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Dr Harshbir Rana answers your queries on personal and social issues related to ageing, elder care and intergenerational relationships

My father is 82. Owing to ageing and severe osteoarthritis, he has reduced mobility. However, his love for travel remains undiminished; in fact, he expects me and my sister to take him with us on our vacations. He now wishes to go on a Char Dhamyatra. We don’t want him to take this trip as we are concerned about his wellbeing and safety. How do we explain this to him without hurting his sentiments?

There is no getting away from the fact that reduced mobility makes the silver years difficult. Further, frequent falls and injuries over the years start taking a toll on physical health. However, every silver accepts their physical limitations differently. While some refuse to move out of their house owing to the fear of falling, some restrict themselves to going to fewer places even as others refuse to accept their body’s limitations. Your father seems to fall in the last category.

I have often noticed that with age, silvers have increased interest in matters of spirituality. In fact, many elderly generally travel to religious places. Hence, I see your father’swish to go on a Char Dham yatra as more of a religious requirement than just travel. In the given scenario, let us consider the following options:

  • A number of religious organisations arrange for senior-friendly trips to places of religious significance. Find out if there is such an organisation locally. Also ask your friends and relatives for recommendations.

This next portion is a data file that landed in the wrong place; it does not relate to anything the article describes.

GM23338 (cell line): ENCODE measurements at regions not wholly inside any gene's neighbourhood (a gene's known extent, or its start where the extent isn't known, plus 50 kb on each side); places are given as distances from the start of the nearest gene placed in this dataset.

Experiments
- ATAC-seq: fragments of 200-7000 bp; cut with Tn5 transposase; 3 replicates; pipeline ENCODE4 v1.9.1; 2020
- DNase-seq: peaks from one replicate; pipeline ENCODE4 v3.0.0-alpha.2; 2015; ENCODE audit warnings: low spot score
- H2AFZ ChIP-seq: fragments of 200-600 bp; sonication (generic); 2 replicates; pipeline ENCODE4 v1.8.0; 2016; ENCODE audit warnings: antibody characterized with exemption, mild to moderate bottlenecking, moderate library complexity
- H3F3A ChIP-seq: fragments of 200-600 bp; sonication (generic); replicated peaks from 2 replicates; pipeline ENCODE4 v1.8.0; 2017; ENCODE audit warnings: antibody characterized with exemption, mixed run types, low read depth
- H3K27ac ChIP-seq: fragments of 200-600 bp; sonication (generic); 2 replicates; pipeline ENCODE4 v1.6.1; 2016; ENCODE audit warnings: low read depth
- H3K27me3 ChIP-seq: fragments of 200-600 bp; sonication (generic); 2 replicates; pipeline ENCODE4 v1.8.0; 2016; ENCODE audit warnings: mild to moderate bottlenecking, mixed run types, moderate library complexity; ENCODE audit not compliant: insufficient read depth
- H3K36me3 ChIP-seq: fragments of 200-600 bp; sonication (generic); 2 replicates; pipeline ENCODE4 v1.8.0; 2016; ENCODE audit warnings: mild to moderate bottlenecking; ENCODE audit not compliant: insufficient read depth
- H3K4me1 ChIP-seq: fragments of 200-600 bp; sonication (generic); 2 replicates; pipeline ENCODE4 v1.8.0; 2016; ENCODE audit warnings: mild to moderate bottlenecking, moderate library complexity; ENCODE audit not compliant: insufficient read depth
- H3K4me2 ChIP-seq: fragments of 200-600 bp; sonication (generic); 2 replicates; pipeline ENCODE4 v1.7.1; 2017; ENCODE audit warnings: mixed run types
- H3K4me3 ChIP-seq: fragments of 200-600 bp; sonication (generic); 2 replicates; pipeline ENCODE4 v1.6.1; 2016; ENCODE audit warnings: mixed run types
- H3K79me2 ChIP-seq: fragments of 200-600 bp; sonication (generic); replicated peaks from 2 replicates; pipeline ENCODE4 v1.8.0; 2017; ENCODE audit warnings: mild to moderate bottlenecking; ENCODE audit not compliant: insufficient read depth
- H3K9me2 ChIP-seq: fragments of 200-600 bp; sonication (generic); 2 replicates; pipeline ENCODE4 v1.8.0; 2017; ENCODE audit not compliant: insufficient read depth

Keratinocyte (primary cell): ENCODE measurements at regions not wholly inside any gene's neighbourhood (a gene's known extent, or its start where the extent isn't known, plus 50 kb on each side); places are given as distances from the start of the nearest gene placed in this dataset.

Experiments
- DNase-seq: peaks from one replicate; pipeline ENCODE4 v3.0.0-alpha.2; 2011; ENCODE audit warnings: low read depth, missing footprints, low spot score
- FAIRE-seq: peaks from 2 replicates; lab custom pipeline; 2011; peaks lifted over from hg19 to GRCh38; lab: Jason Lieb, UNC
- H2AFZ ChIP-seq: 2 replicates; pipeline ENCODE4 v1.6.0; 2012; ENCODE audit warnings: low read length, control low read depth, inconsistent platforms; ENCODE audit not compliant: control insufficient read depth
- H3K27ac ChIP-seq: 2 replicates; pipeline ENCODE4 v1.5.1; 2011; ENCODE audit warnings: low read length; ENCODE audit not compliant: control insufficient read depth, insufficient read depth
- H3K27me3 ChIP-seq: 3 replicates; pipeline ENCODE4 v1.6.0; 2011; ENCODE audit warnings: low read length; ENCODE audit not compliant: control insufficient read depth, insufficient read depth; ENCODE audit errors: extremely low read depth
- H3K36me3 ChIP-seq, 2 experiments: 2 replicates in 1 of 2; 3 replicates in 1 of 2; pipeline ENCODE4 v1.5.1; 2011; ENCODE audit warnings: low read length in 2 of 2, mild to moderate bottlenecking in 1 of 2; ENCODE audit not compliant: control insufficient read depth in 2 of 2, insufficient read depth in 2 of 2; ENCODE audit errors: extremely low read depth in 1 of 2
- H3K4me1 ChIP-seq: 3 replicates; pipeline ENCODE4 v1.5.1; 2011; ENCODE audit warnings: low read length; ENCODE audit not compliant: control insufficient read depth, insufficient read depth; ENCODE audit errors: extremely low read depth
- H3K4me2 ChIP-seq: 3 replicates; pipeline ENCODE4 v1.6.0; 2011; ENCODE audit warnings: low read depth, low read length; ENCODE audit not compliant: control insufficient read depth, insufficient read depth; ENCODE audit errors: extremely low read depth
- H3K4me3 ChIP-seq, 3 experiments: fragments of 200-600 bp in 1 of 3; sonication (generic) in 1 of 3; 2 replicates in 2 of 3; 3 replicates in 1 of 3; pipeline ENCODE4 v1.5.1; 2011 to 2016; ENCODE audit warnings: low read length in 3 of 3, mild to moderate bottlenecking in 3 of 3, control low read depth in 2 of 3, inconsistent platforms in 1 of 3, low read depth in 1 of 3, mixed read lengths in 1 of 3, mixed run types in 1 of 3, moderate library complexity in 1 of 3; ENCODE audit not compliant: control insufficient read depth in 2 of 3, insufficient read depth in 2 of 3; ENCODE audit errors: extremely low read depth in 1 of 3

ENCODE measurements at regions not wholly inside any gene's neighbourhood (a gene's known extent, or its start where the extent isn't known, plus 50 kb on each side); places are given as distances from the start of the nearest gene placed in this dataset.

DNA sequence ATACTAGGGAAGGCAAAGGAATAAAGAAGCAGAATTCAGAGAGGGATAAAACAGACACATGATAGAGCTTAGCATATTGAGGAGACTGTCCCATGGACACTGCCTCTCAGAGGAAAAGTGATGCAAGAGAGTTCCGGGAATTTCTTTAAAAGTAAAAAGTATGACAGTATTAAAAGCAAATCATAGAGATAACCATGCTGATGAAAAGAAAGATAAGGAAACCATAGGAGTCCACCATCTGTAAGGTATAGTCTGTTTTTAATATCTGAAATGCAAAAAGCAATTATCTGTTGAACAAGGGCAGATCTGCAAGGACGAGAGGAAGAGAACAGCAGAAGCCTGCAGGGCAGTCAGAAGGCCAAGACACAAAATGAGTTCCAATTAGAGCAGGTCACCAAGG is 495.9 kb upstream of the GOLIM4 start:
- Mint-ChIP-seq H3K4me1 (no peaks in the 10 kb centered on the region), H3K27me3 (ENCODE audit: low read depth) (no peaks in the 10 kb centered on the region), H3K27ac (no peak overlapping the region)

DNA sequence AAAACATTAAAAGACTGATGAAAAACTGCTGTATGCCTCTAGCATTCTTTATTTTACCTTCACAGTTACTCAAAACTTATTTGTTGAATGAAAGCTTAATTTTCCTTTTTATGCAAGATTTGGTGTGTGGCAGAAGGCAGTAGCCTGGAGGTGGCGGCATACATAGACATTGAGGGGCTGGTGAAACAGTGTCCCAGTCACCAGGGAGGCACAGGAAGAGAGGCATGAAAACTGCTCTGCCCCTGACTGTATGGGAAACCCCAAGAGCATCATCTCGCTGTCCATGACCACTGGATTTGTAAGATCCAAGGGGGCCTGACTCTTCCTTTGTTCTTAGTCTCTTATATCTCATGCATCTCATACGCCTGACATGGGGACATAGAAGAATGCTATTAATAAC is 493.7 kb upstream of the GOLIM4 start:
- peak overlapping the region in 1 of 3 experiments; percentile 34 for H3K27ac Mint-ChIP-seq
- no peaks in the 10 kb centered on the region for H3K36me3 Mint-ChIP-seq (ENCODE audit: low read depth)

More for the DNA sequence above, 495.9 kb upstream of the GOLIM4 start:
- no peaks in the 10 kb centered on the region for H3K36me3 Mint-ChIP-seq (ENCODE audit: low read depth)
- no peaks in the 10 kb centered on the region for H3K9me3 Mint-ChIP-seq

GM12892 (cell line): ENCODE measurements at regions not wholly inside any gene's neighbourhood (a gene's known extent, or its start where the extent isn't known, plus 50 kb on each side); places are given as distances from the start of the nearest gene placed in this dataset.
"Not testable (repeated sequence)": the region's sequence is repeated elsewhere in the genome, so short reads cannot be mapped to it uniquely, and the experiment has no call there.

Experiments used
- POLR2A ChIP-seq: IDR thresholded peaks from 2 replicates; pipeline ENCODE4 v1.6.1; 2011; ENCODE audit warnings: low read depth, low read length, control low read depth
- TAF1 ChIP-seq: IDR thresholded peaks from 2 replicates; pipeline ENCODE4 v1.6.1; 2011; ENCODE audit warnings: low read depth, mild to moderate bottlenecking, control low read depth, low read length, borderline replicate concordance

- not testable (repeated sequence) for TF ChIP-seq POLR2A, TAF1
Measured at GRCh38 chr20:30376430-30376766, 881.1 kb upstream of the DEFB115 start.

• Many travel companies arrange tours for the elderly, taking into account their physical limitations. Find a company that suits your father’s requirement sand plan a trip for him with an attendant. Some travel companies also have group tours, which your father may enjoy more.
  • You can also plan a trip with your father to ensure a safe trip. For this, you can take the following steps:
  • Choose a flight that offers wheelchair assistance from the gate onwards.
  • Book into hotels that offer wheelchair assistance. You can also ask them to arrange for an attendant for your father.
  • Always travel between 10 am and 5 pm.
  • Talk to your father about where he wants to go and plan a few outings.
  • Limit the trip to a few days.
  • Talk to his doctor before the trip and take all required medications.

It may turn out to be an unforgettable trip with great bonding between you and your father and lots of memories!

I am a 78 year-old widow living in a joint family with my sons in Chandigarh. Being the eldest member of the family, it becomes my duty to give shagun, i.e. gifts, as a token of love during auspicious occasions to my close and extended family members. After my husband’s death, I have no income of my own and giving these shagun is reducing my savings. How can I deal with the issue without coming across as rude or money-minded?

The custom of giving cash or gifts as blessings by the elderly to their youngsters such as children, grandchildren, grandnephews and grandnieces is an old tradition. It has its roots in the patriarchal system where the money was controlled by the eldest male of the family. The youngsters touching the feet of their elders and the seniors giving them blessings in the form of money or gold on special occasions have been a norm.

However, all elders will not be able to bear this financial burden. In my interactions with the aged, this issue has come up many times. My suggestion is this: Have a frank talk with your sons; first, discuss the issue by telling them how you feel, how much money has been spent by you and ask for solutions. A simple way out for you is to tell them to make a gift envelope on behalf of you as shagun. Another option is to start giving a silver coin—it will symbolise shagun and is also inexpensive.

After all, you are entitled to be happy during these special moments. Don’t let society rule your actions!

Dr Rana is a New Delhi-based social gerontologist and Founder of Positive Aged. Email her with your queries at or write to us at Visit

Photo: iStock
January 2019